The human brain undergoes significant functional and structural changes in the first decades of life, as the foundations for human cognition are laid down. However, non-invasive imaging techniques to investigate brain function throughout neurodevelopment are limited due to growth in head-size with age and substantial head movement in young participants. Experimental designs to probe brain function are also limited by the unnatural environment typical brain imaging systems impose. However, developments in quantum technology allowed fabrication of a new generation of wearable magnetoencephalography (MEG) technology with the potential to revolutionise electrophysiological measures of brain activity. Here we demonstrate a lifespan-compliant MEG system, showing recordings of high fidelity data in toddlers, young children, teenagers and adults. We show how this system can support new types of experimental paradigm involving naturalistic learning. This work reveals a new approach to functional imaging, providing a robust platform for investigation of neurodevelopment in health and disease.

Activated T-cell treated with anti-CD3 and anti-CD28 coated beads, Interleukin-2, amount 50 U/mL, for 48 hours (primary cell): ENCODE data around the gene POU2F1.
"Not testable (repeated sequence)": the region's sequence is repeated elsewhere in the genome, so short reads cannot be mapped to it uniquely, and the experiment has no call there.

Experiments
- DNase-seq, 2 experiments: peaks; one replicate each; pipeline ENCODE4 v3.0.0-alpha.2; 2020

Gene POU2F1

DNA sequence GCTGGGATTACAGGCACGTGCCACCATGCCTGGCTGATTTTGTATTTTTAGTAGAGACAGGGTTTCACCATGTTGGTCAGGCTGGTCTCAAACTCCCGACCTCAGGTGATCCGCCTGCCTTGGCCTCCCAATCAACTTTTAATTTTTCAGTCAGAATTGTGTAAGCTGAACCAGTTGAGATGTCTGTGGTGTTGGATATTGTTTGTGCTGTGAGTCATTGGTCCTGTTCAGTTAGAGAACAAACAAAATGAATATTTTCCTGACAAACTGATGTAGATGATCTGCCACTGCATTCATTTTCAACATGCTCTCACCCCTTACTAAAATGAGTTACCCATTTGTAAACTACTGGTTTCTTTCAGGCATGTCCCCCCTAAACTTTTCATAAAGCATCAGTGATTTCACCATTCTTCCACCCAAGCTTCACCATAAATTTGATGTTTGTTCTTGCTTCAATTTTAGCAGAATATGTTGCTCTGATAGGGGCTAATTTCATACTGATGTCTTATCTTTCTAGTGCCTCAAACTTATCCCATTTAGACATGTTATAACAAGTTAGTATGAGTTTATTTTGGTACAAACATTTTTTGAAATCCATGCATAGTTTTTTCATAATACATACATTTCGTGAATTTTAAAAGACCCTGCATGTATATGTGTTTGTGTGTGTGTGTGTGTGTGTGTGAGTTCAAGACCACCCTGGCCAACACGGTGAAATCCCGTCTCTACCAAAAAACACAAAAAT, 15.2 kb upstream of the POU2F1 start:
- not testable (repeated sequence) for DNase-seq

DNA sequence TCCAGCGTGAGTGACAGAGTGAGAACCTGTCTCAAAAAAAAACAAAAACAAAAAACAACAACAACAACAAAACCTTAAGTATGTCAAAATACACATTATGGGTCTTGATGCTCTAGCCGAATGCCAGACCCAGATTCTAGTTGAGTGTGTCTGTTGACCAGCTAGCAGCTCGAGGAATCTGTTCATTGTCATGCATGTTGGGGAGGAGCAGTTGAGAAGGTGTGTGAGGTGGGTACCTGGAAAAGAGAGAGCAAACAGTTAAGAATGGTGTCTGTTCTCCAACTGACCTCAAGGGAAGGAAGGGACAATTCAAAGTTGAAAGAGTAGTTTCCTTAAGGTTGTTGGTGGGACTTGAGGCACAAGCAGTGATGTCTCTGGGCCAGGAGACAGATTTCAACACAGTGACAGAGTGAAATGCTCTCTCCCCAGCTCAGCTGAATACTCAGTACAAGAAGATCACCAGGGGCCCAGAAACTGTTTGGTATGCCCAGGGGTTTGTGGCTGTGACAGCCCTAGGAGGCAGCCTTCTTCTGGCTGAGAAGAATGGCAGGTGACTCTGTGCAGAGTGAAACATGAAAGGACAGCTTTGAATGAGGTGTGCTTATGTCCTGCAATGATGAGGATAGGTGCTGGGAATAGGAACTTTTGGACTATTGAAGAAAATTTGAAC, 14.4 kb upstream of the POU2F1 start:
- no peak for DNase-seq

Using appropriate antipredatory responses is crucial for survival. While slowing down reduces the chances of being detected from distant predators, fleeing away is advantageous in front of an approaching predator. Whether appropriate responses depend on experience with moving objects is still an open question. To clarify whether adopting appropriate fleeing or freezing responses requires previous experience, we investigated responses of chicks naive to movement. When exposed to the moving cues mimicking an approaching predator (a rapidly expanding, looming stimulus), chicks displayed a fast escape response. In contrast, when presented with a distal threat (a small stimulus sweeping overhead) they decreased their speed, a maneuver useful to avoid detection. The fast expansion of the stimulus toward the subject, rather than its size per se or change in luminance, triggered the escape response. These results show that young animals, in the absence of previous experience, can use motion cues to select the appropriate responses to different threats. The adaptive needs of young preys are thus matched by spontaneous defensive mechanisms that do not require learning.